PARIS (Reuters) - LVMH struck a “cautiously” confident tone for the year ahead on Tuesday after fourth-quarter sales held up despite fears of a China slowdown, and growth picked up at its Louis Vuitton megabrand.
Luxury goods companies have been hit by worries about signs of slowing demand in China, their biggest market, as consumer and business confidence sours in the country and the Sino-U.S. trade war drags on.
But LVMH said demand in China had improved in the last three months of 2018, and it posted better-than-expected sales growth for its leather goods and fashion division.
“We are confident for 2019, which got off to a good start, but we’re not in control of the global environment,” billionaire LVMH boss Bernard Arnault told a news conference.
Arnault also revealed that Vuitton’s sales were “well over” 10 billion euros in 2018, making it the world’s biggest luxury brand ahead of Chanel and Kering’s Gucci, which has set that revenue goal for itself.
The conglomerate, which has snapped up rivals worldwide over the decades, is focusing on expanding its brands with big social media marketing investments and new designers. This includes Celine, which it said was “on the right track” to eventually reach 2 billion euros in revenue.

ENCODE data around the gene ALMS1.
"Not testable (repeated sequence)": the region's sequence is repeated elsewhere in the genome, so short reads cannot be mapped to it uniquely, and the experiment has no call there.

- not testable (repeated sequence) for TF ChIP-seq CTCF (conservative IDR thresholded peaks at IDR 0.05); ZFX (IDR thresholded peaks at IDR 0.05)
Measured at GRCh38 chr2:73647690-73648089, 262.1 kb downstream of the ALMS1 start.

Asked whether LVMH was teaming up with “Umbrella” singer Rihanna to launch a fashion label, Arnault said “nothing was firm.”
LVMH, also home to fashion brand Givenchy and champagne label Moet & Chandon, reported revenues of 13.7 billion euros ($15.64 billion) for the October-December period.
Sales grew 9 percent on a like-for-like basis - which strips out currency swings and acquisitions - compared to 10 percent in the third quarter, and in line with forecasts.
LVMH and its rivals have relied on growing demand from young, middle class Chinese shoppers to lift sales and are betting that this trend will last even if the boom of the past two years eases.
Spending patterns are shifting, with some Chinese starting to buy more luxury goods at home rather than overseas due to import tax cuts and a falling yuan, though that has also raised concerns that shopping capitals like Hong Kong will lose out.
Other challenges include Britain’s possible exit from the European Union without a negotiated deal.
LVMH said Britain accounted for only 4 percent of its sales, but added it had stockpiled four months’ worth of wine and spirits inventory in the country to prepare “for the worst case scenario.”
For the full year, LVMH’s operating income rose 21 percent to a record 10 billion euros, and the cash-rich group hiked its dividend on 2018 earnings to 6 euros per share, from 5 euros in 2017.
“A good start to 2019 and (the) proposed dividend increase of 20 percent should reassure,” analysts at RBC Capital Markets said in a note. LVMH shares are up over 2 percent this year, but down some 16 percent since a peak last May.
Additional reporting by Dominique Vidalon and Pascale Denis; Editing by Jane Merriman and Richard Chang